Exceeding the household budget during the holidays is inevitable, but there are ways to plan your spending so you pretty much stay within your limit.
Christmas is a great time to spread holiday cheer through home decoration, gift-giving and the Noche Buena or Christmas dinner. Unfortunately, these activities are also what drive our spending up higher than usual, so it’s important to know where and when to cut your spending. Here are some money-saving tips you can do:
• It’s common knowledge that electricity bills are much higher nearing December 25 because of all the Christmas lights that families proudly display all over their houses on the weeks leading to the day itself. To keep your power bill from going through the roof during these months, set a certain number of hours for when you’ll only leave your string lights on. For example, you can switch them on at 6 PM and then shut them off at 9 PM to limit your use of electricity.
• Think twice before buying a new Christmas tree or new ornaments. If your tree and decorations are still in great condition, use them and put the money you would’ve spent aside for something else. If you normally get natural decorations like fresh flowers, try looking for plastic ones that look like the real thing that you can use again next year.
• If you have a knack for arts and crafts, try your hand at making your own decorations and ornaments. Use your leftover craft supplies or whatever recycled materials you have in the house, and make it more fun by getting people in the family involved.
• When buying presents for your family and friends, set a budget and stick to it. It will be difficult to do this, especially with costly options tempting you left and right, but if you write down around five things that each person in your gift-giving list might want and eventually choosing just one, you can avoid being derailed by anything shiny or new you see on TV.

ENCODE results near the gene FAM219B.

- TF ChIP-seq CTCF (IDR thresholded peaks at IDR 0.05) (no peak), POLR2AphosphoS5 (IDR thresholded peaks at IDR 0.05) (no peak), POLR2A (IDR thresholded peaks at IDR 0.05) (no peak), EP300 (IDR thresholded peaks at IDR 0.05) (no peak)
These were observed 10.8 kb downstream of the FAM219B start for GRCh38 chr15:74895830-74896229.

• Do you have a knack for cooking or baking? Instead of buying ready-made gifts, why not bake Christmas cookies or make leche flan and give them out as gifts? Not only will you save money, but it’ll also mean more because you made it yourself.
• Forget about purchasing and mailing Christmas cards this year and get typing (on a computer, that is). A lot of websites offer free Christmas e-cards that you can personalize however you want, and the best part is that you can set the date when you want your loved ones to receive them.
• Instead of buying a gift for everyone in the family, hold a Secret Santa and set a maximum amount that each person will spend for a present. This way you won’t be pressured to buy everyone something, and neither will they.
• If you’re cooking a lot of one type of food, buy your ingredients by bulk instead of making separate trips. Look for wholesale stores, grocery stores or market stalls that offer discounts when you buy a lot of the same thing.
• Every year, there is one thing on the dinner table that hardly gets touched during Noche Buena. In many families, fruitcake is the clear winner in this category. Think twice before buying them so you won’t waste money on something no one will eat. And just because you can get them at a discounted price if you buy 10 doesn’t mean it’s a good idea to give them out as gifts, unless you know for a fact whoever’s receiving it absolutely loves it.
• When you’re hosting a party, make it potluck-style; ask each guest to bring something that everyone can share. Just make sure you know ahead of time what each person is bringing so no two dishes are alike. To make things more personal, ask them to bring something that their family always has to have on the dinner table as a tradition.
You don’t need to spend a lot to make sure that you have a meaningful Christmas. Tightening your budget will definitely be a challenge, but it’ll be well worth the effort if you can do it and achieve your goal of getting your loved ones together and making them happy during the holidays.